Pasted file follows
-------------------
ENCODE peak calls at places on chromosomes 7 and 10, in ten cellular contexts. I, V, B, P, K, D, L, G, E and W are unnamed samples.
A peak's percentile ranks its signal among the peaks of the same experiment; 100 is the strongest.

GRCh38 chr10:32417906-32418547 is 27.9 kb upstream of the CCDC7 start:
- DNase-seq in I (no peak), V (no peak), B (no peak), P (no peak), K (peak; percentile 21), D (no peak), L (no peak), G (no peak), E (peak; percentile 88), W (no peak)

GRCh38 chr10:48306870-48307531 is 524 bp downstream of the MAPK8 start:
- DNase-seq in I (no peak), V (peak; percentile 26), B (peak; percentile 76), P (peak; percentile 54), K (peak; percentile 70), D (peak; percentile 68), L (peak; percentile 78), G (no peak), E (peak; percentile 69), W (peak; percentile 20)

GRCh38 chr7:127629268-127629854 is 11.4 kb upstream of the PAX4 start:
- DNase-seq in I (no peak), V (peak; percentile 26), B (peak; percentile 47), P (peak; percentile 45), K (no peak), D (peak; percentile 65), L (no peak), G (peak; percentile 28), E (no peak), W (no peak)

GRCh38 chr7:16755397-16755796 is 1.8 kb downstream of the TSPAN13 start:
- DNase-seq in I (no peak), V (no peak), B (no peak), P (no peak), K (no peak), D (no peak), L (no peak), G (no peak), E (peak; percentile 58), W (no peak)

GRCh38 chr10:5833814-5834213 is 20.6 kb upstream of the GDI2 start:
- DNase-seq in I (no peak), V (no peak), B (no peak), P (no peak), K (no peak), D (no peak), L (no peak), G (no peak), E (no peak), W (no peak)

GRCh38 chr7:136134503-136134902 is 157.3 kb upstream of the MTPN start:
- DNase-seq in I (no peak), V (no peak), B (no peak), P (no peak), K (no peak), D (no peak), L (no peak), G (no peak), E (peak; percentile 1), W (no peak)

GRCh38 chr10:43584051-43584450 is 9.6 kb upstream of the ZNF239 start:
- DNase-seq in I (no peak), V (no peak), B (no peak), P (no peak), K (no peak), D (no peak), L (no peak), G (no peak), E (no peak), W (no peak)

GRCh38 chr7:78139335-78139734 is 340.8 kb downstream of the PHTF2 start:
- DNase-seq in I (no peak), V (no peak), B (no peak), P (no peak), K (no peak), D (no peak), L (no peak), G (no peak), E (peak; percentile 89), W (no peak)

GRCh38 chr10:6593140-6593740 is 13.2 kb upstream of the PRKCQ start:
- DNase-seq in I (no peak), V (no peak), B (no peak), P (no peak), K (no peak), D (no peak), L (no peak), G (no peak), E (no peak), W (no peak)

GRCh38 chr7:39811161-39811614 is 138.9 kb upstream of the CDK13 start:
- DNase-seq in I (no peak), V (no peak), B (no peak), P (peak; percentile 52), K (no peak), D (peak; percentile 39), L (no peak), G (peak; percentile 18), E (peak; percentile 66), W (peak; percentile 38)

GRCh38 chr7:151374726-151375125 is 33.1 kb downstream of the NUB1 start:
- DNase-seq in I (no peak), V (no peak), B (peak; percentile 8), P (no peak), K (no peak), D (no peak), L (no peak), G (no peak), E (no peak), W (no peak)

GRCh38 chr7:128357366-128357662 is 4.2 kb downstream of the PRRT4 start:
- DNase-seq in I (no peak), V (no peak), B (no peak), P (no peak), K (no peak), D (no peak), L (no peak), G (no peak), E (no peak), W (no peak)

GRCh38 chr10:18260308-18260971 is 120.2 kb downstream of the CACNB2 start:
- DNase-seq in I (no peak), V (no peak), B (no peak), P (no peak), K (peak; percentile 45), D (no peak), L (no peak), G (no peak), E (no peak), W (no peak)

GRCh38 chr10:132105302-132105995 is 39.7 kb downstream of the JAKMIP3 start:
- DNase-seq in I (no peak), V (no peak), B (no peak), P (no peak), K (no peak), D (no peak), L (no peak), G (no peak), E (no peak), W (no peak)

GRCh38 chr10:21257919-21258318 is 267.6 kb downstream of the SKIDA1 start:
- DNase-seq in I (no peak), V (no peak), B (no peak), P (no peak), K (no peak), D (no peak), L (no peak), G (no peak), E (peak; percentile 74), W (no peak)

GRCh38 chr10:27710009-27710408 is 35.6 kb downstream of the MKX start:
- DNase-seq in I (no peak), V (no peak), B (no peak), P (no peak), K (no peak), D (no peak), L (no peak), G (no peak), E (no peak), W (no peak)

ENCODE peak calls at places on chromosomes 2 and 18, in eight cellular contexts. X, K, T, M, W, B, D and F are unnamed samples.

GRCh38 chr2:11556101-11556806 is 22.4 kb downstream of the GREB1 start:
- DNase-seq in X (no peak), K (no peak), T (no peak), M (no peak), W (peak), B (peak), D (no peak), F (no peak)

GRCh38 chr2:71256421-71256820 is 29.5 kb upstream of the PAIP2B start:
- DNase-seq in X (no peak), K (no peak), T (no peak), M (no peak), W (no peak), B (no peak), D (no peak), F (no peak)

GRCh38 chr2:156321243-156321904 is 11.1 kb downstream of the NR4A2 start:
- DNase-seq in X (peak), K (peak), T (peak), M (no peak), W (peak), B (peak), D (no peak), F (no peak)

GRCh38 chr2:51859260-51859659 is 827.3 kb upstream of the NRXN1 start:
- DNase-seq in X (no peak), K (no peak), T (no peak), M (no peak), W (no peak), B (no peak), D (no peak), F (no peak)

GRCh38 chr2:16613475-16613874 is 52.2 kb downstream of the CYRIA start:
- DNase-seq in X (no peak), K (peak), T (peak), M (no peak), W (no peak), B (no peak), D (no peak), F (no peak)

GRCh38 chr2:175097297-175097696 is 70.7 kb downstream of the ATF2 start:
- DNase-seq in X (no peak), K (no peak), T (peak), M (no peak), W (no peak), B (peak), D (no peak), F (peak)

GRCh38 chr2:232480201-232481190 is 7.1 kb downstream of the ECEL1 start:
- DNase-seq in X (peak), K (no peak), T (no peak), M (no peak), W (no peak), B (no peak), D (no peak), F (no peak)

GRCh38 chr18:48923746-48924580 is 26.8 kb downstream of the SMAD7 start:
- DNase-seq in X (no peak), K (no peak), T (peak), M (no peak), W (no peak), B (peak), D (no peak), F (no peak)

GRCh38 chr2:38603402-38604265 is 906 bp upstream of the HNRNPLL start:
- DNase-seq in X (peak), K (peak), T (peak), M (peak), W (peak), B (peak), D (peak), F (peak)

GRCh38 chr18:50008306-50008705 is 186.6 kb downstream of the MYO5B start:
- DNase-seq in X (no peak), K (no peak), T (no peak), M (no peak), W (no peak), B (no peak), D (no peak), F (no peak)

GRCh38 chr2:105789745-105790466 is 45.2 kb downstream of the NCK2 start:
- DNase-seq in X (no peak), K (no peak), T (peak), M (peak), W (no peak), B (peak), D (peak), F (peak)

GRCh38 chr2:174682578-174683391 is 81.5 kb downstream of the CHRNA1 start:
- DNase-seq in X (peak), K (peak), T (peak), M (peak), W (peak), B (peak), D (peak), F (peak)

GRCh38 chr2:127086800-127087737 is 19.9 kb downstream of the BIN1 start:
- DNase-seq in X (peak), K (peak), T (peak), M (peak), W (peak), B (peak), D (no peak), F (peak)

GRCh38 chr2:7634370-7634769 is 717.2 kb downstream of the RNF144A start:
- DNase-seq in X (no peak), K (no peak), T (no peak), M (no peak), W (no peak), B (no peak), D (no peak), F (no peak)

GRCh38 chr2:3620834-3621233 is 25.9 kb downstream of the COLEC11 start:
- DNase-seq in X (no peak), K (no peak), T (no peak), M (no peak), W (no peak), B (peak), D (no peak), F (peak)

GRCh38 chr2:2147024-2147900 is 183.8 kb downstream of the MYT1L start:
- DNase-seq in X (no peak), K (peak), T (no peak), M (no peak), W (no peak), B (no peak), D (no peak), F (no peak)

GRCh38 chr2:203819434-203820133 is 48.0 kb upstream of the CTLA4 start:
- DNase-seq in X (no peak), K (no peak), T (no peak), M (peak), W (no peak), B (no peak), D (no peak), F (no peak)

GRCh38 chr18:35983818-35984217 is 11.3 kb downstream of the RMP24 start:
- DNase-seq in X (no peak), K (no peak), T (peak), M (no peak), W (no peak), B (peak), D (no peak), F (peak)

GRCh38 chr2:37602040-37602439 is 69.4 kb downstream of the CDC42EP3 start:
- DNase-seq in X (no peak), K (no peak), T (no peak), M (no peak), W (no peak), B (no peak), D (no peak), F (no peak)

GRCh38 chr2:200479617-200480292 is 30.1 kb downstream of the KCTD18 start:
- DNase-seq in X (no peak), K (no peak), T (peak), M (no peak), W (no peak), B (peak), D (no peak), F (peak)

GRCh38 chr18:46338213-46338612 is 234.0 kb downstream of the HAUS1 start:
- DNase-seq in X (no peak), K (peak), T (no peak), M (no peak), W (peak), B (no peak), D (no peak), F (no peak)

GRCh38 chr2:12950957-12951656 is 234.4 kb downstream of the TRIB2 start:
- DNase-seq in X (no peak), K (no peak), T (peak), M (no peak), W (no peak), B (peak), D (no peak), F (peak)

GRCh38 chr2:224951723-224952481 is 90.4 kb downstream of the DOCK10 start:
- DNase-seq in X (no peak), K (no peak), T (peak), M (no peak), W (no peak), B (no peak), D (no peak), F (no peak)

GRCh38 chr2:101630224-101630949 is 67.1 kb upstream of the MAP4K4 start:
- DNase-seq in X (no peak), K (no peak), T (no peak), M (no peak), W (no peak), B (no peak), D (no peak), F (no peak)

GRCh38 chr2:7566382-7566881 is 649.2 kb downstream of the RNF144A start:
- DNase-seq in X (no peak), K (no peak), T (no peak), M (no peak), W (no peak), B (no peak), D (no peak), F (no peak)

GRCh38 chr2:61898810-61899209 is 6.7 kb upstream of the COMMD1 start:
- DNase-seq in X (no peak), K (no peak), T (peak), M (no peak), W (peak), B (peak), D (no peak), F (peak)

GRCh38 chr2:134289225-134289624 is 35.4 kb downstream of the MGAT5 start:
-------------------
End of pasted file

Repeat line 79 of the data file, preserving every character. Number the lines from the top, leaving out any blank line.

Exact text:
- DNase-seq in X (no peak), K (no peak), T (peak), M (no peak), W (no peak), B (peak), D (no peak), F (peak)